Field Application of a Lactic Acid Ester for PCE Bioremediation.

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ABSTRACT: As part of a strategy to enhance reductive dechlorination with a timed release of hydrogen, an application of glycerol polylactate (GPL) was made to a dry cleaner site contaminated with perchloroethylene (PCE). GPL is one of several proprietary lactic acid esters sold commercially as Hydrogen Release Compound (HRCTM). When HRC contacts the saturated contaminated zone, the lactic acid moiety is released slowly by hydrolysis and is eventually degraded through pyruvic acid to acetic acid producing hydrogen at each step. Under the conditions of this test the GPL-HRC lasted between four and five months; other formulations in development could last considerably longer.

PCE degradation rates in the HRC injected zone were 11.5 times faster than background rates at Day 70 and 4.9 times faster at Day 120. Overall, 80% of the mass of PCE was removed in 253 days with good mass balance relative to TCE and DCE. HRC injection technology is conceptually applicable to enhancing the reductive dechlorination of any of the chlorinated aliphatic hydrocarbons (CAHs) and possibly any of the other chlorinated compounds that are anaerobically degradable.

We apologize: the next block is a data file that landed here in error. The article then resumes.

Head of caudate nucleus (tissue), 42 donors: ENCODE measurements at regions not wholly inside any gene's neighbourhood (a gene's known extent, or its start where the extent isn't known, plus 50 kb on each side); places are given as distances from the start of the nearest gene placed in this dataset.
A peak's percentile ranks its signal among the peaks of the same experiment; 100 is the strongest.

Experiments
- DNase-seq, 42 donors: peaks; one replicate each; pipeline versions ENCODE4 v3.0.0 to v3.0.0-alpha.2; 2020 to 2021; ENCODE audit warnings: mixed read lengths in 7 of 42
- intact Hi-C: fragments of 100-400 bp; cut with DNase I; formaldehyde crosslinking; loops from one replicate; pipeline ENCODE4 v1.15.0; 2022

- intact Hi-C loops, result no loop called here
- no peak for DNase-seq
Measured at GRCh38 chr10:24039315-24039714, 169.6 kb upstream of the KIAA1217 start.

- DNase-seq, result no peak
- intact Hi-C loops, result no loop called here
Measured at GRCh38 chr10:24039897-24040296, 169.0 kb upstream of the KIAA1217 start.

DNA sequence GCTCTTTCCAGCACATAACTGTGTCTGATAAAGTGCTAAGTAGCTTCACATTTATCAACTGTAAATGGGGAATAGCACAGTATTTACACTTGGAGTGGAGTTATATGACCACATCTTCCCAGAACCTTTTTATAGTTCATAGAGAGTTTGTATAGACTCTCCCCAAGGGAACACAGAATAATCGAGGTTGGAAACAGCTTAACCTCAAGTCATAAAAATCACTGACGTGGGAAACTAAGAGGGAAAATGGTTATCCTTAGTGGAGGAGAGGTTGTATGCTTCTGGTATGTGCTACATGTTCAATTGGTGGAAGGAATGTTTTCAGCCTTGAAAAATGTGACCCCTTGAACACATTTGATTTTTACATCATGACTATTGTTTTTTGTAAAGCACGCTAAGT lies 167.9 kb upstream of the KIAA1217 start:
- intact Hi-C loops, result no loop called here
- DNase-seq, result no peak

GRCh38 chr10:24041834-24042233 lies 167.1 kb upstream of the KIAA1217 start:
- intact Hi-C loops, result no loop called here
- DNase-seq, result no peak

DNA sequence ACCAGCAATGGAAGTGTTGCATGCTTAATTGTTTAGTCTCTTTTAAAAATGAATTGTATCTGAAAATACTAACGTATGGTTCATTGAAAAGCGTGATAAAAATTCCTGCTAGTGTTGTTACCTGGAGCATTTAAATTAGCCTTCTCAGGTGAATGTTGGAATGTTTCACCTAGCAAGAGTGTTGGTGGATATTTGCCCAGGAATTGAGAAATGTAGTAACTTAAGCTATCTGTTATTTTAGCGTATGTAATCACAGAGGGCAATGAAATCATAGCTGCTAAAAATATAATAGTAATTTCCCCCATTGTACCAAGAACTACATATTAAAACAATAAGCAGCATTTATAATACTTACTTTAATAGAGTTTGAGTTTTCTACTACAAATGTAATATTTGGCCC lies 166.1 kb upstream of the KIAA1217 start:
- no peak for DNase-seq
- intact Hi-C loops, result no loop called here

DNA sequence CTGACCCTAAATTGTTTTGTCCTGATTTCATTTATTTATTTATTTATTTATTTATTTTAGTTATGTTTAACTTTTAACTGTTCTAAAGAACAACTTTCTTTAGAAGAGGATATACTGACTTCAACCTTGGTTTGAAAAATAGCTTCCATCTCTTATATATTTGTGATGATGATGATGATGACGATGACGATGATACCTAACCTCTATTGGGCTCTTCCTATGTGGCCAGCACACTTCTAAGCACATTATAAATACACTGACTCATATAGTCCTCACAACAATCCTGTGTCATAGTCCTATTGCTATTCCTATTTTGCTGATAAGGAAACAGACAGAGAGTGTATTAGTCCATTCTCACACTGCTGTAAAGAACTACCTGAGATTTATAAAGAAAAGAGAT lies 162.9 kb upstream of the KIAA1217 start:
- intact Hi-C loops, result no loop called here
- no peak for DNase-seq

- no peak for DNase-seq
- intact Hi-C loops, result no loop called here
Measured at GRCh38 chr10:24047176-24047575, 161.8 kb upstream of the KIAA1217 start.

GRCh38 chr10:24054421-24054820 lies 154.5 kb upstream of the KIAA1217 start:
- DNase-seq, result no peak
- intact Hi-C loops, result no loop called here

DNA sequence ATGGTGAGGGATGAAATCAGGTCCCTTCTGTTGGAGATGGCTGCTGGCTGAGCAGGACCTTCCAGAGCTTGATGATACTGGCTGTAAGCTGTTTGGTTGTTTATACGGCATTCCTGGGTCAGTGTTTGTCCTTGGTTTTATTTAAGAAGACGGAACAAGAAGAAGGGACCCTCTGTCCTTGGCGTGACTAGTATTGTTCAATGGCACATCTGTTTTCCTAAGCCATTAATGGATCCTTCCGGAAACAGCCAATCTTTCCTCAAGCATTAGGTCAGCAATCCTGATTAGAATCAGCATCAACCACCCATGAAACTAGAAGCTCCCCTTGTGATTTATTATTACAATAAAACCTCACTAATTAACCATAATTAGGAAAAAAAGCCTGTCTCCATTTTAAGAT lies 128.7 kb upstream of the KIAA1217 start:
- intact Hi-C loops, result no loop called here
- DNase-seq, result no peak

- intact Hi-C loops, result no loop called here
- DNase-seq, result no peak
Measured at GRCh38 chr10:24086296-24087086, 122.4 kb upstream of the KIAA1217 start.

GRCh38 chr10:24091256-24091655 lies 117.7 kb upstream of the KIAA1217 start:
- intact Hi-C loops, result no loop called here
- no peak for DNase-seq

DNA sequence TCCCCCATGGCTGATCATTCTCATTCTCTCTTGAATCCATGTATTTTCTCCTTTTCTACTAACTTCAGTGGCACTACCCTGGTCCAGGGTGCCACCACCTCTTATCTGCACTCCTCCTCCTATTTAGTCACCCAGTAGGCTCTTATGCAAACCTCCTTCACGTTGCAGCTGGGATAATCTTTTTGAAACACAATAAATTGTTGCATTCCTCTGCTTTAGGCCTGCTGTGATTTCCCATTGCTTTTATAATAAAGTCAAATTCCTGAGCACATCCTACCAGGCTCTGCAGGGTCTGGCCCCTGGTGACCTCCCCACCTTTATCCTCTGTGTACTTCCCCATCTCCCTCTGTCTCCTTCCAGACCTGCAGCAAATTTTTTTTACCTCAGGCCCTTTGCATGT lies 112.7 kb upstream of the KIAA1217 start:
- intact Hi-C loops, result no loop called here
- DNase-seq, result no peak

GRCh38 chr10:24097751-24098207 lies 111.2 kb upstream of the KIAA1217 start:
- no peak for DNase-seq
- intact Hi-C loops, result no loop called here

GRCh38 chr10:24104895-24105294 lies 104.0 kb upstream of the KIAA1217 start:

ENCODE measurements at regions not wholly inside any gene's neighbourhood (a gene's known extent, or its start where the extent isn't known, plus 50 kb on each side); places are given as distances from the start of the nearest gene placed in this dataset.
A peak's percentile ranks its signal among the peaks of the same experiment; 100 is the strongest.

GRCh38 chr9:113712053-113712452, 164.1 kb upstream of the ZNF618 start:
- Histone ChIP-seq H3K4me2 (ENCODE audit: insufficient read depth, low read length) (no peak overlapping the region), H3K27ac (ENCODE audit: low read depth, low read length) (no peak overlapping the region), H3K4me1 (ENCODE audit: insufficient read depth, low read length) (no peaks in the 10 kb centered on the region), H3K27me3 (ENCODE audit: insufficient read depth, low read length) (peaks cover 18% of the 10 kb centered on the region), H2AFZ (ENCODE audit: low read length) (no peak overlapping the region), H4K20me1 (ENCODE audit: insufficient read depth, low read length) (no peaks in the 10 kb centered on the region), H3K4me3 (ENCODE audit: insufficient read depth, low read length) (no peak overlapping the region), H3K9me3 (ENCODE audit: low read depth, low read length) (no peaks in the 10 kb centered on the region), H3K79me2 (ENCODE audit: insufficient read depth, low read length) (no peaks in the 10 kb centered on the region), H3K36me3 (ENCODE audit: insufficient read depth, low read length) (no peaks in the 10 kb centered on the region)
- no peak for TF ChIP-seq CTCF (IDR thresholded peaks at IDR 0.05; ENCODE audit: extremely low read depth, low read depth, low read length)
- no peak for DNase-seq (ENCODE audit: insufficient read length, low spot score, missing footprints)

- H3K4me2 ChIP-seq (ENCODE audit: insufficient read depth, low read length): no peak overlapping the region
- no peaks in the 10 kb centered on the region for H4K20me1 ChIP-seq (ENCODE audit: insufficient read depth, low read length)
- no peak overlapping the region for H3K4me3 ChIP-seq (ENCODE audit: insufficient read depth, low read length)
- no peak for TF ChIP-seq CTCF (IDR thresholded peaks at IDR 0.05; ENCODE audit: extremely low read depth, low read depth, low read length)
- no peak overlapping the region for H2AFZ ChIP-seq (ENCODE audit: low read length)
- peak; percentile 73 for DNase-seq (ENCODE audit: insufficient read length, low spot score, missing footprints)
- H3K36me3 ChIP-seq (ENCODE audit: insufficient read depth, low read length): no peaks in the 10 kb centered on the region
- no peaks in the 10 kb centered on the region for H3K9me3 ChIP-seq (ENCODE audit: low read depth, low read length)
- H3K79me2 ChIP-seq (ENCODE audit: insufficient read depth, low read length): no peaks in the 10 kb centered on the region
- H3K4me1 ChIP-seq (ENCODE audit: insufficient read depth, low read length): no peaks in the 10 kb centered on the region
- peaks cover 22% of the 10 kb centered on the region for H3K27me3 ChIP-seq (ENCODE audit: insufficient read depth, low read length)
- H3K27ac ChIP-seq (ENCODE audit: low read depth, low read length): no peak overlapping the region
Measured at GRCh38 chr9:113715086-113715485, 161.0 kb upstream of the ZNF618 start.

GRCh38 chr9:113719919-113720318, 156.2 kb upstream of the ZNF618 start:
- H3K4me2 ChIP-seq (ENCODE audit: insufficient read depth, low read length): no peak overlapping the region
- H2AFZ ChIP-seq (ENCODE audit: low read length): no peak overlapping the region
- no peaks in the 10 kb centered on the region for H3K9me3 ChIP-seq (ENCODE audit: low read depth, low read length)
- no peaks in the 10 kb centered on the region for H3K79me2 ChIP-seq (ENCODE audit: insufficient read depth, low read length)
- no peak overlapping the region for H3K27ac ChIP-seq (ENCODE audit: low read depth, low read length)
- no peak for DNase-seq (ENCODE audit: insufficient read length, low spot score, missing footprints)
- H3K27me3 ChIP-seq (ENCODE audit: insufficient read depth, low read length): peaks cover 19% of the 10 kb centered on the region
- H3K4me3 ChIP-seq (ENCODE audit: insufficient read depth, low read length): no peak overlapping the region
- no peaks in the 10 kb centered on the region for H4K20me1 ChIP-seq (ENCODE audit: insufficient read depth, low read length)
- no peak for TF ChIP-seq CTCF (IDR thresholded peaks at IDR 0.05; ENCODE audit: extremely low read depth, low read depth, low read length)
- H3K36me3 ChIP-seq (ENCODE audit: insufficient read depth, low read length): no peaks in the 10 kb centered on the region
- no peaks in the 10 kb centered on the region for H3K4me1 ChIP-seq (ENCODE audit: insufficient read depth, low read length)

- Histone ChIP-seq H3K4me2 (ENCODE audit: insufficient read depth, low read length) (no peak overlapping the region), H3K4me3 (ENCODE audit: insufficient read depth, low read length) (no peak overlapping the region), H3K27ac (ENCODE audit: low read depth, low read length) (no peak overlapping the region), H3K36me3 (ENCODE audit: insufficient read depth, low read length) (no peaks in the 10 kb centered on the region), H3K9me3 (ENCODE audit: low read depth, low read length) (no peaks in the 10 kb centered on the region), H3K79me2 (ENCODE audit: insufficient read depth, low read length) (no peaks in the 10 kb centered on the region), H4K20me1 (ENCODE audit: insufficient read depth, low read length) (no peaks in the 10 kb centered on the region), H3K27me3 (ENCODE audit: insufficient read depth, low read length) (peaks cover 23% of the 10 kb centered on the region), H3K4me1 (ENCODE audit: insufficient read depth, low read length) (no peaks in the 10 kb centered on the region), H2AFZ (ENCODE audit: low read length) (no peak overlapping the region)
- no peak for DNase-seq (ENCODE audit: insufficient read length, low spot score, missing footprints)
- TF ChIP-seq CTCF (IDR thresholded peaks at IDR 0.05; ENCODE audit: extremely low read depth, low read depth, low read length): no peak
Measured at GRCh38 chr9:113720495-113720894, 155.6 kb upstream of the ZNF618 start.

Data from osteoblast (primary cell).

INTRODUCTION

Chlorinated hydrocarbon contamination in the environment has been a difficult and persistent problem requiring and stimulating innovative solutions. Monitored Natural Attenuation (MNA), offered as a remedy in other less complicated petroleum hydrocarbon venues, is not immediately practical for many sites impacted with chlorinated hydrocarbons. Consequently, the enhancement of Monitored Natural Attenuation is a valid and important focus. To this end, we have successfully demonstrated the field application of Hydrogen Release Compound (HRCTM); specifically glycerol polylactate ester (GPL). GPL is one of a number of proprietary HRC compounds that provide a time-release source of hydrogen which, under the right conditions, can promote enhanced rates of reductive dechlorination.

MATERIALS AND METHODS

A dry cleaning site impacted with PCE was chosen for the field study, because in exhibited the recognized biogeochemical signs of natural attenuation. A zone about 60 square feet was chosen for the study. It was injected by Geoprobeâ with 240 pounds of a slightly flowable formulation of GPL-HRC; at 20 pounds per hole in 12 holes. Figure 1 shows the combination of existing monitoring wells and newly installed Geoprobe wells that were used to monitor upgradient, downgradient and within the injection area at intervals of two to eight weeks for eight months; it also shows some hydrogen data to be discussed later.

Samples were analyzed for the parameters deemed important in a number of standard manuals on MNA. The monitoring of hydrogen was made once on Day 149. The monitoring well network was constructed of 1-in. diameter PVC. The geology consists of a saturated sand layer of 1.8 ft. to 5 feet thick. A thick clay layer is present below the sand. Weathered silt and clay is present above the sand layer. Groundwater flow is almost due South and traveled at 0.01 – 0.1 ft./day.

FIGURE 1. HRC injection diagram with hydrogen concentration at Day 149

RESULTS